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Hibiscus striatus ssp. lambertianus
 
Hibiscus striatus ssp. lamHibiscus striatus ssp. lambertianusbertianus | Striped Rosemallow

Hibiscus striatus ssp. Lambertianus is a North American perennial that is found growing naturally in marshes and ditches throughout various locations in south-eastern Texas. It was formerly known as Hibiscus cubensis. The grayish-green leaves have velvety hairs, the long stems have small spines. This deciduous species dies back in winter, then re-sprouts to produce attractive pinkish-lavender flowers throughout sping and summer. Hibiscus striatus ssp. striatus is native to Cuba and parts of Central America. Hibiscus striatus is closely related to the South American Hibiscus cisplatinus.

Reference: Taxonomic Relationship of Hibiscus cubensis, H. cisplatinus and H. lambertianus: Hibiscus cubensis Rich., H. cisplatinus St.-Hil and H. lambertianus H.B.K. have been placed by Hochreutiner (1900) in section Trionum of the genus. The three are extremely similar morphologically and all have a chromosome number of n = 26 (MenzeI, unpublished; Wise, unpublished). Vouchers numbers 459, 441, 442, and 448 are filed (FSU).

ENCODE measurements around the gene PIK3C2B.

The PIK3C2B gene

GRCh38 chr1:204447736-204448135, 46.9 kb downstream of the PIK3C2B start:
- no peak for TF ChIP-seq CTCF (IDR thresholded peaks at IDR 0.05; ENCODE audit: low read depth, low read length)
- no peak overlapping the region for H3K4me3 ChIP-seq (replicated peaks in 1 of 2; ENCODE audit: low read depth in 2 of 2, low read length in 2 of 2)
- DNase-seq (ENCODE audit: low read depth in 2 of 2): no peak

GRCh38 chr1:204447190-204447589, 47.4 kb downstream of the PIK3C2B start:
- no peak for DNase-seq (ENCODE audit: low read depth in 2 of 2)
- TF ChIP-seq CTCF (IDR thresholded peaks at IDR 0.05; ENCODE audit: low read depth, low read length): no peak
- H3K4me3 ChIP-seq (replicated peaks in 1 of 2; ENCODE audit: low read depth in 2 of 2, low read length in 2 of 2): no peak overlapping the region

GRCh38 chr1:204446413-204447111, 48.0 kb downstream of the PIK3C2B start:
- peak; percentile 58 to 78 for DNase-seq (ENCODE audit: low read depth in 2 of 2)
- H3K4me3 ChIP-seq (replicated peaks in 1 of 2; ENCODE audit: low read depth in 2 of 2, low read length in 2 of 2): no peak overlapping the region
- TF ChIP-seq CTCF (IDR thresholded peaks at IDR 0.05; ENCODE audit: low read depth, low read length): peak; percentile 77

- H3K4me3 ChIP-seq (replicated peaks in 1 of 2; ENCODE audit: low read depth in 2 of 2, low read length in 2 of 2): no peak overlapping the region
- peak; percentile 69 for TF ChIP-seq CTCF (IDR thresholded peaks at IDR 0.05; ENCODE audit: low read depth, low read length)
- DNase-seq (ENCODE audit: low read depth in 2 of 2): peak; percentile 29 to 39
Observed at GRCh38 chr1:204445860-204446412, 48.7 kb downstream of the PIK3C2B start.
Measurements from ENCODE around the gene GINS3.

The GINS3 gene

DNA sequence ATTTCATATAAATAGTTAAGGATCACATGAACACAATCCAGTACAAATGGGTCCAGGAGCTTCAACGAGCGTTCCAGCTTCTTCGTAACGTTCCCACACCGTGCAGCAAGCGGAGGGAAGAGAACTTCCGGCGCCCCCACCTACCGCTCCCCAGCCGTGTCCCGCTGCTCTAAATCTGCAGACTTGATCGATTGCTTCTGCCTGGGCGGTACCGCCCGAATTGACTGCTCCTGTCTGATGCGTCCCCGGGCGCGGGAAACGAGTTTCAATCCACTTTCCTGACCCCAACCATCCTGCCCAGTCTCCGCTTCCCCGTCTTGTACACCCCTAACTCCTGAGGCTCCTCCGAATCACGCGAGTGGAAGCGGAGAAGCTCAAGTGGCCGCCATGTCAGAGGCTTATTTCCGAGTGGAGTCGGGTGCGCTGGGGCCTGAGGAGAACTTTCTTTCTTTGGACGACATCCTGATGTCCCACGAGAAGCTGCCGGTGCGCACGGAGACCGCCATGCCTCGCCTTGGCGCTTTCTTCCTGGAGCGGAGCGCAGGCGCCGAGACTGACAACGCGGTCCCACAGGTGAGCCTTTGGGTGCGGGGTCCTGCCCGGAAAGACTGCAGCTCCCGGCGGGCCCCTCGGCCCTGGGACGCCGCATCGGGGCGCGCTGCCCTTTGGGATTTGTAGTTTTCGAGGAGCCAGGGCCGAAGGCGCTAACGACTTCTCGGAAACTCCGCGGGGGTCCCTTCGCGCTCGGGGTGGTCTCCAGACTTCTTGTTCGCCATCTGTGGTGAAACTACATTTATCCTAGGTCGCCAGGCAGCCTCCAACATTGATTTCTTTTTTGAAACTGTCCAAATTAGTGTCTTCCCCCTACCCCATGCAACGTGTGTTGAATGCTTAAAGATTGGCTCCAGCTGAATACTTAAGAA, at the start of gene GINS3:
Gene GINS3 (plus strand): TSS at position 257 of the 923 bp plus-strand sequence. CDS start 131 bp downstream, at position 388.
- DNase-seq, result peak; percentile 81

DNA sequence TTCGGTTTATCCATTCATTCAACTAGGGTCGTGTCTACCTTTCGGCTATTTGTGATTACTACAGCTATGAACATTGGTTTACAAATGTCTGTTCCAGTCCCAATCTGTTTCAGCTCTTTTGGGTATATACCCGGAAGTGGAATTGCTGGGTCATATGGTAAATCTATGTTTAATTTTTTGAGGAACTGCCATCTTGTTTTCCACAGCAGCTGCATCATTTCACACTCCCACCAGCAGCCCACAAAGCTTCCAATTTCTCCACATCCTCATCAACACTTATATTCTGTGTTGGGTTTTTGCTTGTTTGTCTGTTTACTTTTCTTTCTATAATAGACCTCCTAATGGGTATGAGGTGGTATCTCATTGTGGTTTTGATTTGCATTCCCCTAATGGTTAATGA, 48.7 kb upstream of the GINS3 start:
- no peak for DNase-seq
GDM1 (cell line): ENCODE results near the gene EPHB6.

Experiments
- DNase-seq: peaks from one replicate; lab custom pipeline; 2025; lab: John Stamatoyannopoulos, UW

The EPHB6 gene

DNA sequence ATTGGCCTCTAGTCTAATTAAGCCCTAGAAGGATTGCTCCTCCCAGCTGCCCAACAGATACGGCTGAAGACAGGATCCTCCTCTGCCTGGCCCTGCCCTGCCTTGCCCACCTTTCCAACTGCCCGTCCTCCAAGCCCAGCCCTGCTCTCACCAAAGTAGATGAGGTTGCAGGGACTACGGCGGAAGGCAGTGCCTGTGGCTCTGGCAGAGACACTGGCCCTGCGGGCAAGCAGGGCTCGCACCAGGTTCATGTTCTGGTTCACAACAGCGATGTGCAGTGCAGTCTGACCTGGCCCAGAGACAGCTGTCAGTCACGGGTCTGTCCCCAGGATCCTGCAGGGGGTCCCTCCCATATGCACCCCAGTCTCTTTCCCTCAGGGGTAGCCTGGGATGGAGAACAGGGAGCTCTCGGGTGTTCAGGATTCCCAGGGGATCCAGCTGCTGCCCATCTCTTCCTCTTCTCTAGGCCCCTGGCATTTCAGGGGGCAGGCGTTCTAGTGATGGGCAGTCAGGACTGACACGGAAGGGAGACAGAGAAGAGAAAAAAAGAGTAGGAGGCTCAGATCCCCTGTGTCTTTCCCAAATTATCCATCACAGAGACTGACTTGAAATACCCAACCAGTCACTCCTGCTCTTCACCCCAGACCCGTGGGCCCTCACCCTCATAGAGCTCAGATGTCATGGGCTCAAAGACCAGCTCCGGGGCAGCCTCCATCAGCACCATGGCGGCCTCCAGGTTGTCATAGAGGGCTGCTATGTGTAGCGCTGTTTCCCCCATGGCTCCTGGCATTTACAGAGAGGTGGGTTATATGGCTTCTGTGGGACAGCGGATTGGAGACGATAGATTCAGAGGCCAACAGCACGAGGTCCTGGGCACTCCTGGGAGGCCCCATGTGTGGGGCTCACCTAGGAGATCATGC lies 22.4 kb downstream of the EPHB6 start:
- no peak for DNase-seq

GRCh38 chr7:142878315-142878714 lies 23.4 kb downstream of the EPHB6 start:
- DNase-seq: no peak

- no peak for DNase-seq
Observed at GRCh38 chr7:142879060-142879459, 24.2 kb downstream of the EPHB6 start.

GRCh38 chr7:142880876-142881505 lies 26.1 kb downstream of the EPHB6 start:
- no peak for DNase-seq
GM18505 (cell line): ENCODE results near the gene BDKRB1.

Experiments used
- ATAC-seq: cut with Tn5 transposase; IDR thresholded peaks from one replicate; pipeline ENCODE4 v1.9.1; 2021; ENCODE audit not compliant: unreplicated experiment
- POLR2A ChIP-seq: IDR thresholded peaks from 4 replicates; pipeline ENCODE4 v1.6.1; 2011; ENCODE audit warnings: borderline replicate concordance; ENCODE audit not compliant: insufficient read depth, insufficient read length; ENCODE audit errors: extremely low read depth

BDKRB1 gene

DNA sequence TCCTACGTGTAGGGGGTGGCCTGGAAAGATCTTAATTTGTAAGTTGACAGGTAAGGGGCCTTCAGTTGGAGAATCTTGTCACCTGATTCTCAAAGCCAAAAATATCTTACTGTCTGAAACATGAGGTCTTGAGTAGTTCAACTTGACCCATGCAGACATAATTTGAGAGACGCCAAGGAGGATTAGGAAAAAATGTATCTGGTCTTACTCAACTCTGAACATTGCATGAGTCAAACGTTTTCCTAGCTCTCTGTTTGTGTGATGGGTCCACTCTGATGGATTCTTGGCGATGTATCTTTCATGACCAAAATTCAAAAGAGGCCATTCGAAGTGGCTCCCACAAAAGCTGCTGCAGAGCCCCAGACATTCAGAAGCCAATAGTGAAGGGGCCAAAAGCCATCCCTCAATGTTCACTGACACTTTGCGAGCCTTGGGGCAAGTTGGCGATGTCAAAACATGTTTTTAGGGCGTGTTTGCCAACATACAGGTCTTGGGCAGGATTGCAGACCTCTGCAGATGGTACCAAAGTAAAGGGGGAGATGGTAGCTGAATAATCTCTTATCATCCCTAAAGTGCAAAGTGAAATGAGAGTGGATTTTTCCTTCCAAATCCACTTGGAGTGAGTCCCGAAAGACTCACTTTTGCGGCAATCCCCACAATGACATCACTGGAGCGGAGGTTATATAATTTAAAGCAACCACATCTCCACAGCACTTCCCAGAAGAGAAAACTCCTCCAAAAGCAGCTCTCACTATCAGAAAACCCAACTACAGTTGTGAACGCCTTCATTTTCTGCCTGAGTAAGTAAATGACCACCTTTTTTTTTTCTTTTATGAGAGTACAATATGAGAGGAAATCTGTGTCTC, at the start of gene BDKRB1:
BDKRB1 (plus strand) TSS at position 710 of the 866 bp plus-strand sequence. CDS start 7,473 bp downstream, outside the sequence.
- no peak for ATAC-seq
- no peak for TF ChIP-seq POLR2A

H. cisplatinus and H. lambertianus from Argentina, and H. cubensis from Calhoun Co., Texas, were hybridized by the authors. The Texas population is probably an introduction, since it is the only known location of H. cubensis in North America. It normally occurs in Cuba. A total of 7 out of 42 cross-pollinations between H. cubensis and H. cisplatinus set seed. 26 crosses between H. lambertianus and H. cisplatinus gave 3 hybrid capsules and 7 cross-pollinations out of a total 29 between H. lambertianus and H. cubensis were successful.

Hybrids among these three strains were fertile and produced fertile F2 progeny when selfed. 26 pairs of chromosomes were seen in each of the three possible F1 combinations. The F2 progenies were morphologically very homogeneous. No hybrids out of a total of 355 cross-pollinations were obtained between these three plants and 9 other members of sect. Trionum.

Because of the small amount of genetic differentiation among these three plants, it is suggested that they should be regarded as subspecies. In this event, the name Hibiscus lambertianus would have priority.

WISE, D. A. 1970 - Unpublished Thesis, Florida State University, Tallahassee. Florida.
D. A. WISE and M. Y. MENZEL Florida State Universit

 

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